Seasons at the Patch by Kerry Shawn Keys

Author:  Kerry Shawn Keys

The cover to Seasons at the Patch by Kerry Shawn KeysNew York. Black Spruce Press. 2023. 306 pages.

In Seasons at the Patch, Kerry Shawn Keys offers more than 260 poems divided into two sections: “The Patch” and “The Patchers.” The book opens with an insightful introduction by Al Zolynas, whose relationship with the author provides readers with sufficient biography and cultural understanding of Keys’s life in Lithuania, and other places (the author having dual citizenship with the US), to situate this large but rewarding read. Zolynas points out that the work is dedicated to Lithuania’s eighteenth-century poet Kristijonas Donelaitis.

The work draws from a lifetime of reflection on many rustic experiences, now brought into focus with the author’s literary response to human involvement with the natural realm. Though the book retains occasional flights of fancy, mixed with Keys’s style of comic irony, this work abounds with a more realistic association of humanity’s complicated integration, and lack thereof, with the ecology of place. The surrealist style he’s used before is not prevalent. Instead, the commentary about the natural world is augmented with multiple allusions to various myths, cultures, and poets who have informed his writing life.

I was struck with the theme of solitude in the work. The “Patch,” referring to a rustic setting, absent the amenities of contemporary life, becomes a place (both real but also compositional) where one, without distraction, can’t help but be introspective. The poems reflect the looming fact of mortality as well as the stubborn intention to experience life in unadorned and, one might dare to say, purer fashion. The return to primitivism is appealing, but the book is not a Walden. It is accented with the markings of advancing time and technological realities (both absent and present), and these markings serve to problematize the rendering. Within this tension, the depth of the work is realized.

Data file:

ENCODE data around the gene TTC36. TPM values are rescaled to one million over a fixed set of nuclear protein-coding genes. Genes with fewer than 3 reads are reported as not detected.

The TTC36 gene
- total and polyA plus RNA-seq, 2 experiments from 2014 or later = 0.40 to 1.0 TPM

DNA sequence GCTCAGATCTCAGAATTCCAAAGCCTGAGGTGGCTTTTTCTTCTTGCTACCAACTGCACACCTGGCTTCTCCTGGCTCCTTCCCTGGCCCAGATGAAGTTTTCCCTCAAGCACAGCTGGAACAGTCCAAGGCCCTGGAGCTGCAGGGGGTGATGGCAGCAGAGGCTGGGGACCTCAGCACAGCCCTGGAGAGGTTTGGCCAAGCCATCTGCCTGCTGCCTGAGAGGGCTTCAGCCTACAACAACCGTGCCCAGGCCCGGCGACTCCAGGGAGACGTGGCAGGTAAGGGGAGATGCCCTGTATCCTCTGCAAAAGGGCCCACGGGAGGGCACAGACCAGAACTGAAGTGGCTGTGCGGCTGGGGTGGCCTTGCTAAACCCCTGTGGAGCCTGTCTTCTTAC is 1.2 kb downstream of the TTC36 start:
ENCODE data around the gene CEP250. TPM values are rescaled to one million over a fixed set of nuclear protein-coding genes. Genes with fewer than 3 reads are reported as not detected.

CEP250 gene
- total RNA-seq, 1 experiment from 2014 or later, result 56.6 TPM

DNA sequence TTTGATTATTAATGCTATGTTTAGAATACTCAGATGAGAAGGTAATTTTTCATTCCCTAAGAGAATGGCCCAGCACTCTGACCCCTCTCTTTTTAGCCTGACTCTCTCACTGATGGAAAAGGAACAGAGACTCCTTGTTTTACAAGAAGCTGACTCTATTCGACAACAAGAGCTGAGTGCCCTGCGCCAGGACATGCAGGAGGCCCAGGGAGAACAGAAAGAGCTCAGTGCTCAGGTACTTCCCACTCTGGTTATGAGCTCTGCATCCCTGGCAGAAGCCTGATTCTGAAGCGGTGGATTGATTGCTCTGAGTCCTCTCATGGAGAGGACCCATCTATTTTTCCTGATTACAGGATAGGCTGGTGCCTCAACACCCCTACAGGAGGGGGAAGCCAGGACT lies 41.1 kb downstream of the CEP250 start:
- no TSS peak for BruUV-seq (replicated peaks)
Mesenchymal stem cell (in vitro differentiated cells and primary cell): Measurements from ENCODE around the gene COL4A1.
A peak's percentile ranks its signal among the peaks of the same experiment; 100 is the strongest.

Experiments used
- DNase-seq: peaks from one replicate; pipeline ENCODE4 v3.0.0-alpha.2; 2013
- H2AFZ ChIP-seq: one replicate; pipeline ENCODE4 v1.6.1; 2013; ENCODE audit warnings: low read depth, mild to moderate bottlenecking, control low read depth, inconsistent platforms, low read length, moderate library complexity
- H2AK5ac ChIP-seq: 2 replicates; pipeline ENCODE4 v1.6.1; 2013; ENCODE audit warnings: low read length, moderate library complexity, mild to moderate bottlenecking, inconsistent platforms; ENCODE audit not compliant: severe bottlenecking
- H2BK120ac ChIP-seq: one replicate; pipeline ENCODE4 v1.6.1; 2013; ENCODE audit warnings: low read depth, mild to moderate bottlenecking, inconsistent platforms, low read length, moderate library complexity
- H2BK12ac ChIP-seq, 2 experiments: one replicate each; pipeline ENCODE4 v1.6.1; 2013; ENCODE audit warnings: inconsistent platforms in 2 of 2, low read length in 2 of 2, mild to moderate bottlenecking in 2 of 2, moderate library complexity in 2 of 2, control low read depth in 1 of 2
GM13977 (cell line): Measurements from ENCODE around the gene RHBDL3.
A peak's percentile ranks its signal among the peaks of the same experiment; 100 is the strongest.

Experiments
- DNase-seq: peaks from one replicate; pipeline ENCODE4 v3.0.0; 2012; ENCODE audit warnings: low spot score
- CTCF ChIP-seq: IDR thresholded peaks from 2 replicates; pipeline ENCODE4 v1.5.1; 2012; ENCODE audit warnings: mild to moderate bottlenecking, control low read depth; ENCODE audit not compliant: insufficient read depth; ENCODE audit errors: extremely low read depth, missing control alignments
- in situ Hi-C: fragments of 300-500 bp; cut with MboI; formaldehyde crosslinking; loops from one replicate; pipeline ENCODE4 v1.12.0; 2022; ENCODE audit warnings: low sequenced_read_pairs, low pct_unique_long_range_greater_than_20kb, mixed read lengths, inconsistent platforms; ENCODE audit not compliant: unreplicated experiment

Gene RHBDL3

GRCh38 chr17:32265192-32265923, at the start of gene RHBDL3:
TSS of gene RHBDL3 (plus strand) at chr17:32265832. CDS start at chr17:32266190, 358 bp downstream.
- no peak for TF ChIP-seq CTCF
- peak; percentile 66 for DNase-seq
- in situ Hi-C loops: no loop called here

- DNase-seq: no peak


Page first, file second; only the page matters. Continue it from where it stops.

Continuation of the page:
The collection depicts an uneasy juxtaposition of speaker and place—the speaker never seems quite at home yet is close enough to know the Patch’s intricacies. Many of the poems are saturated with close observation of nature, yet for all this the speaker still seems like a visitor, albeit one who gains knowledge of his place with increasing accuracy, and the accompanying realization of what that knowledge reflects about mortality and the meaning of his activities. He’s “all-in,” and his submersion into place points readers toward timeless insights that fortify this collection while (in something like a comedic archetype) suggesting the speaker’s limitations, the human comedy of trial and error, of ignorance intensified by knowing, and vice versa. Seasons at the Patch celebrates the awkward human in the Garden: “The Patch” accepting our modest response to something we can only approximate.

Certainly, this book affirms a poetry of place, a tour de force of a poet and place (though readers might recognize multiple layers of time and places, perhaps a composite of “patches” in Keys’s energetic life). We witness his reflective activity—assertion and acquiescence—as the seasons come and go. The created distance provided by the poet frees readers, urban or rural, primitive or postmodern, transcendent or existential—all yearning for the acceptance of the human experience, freshly told with a rich texture and a vibrancy to be envied.

Ken Hada
East Central University

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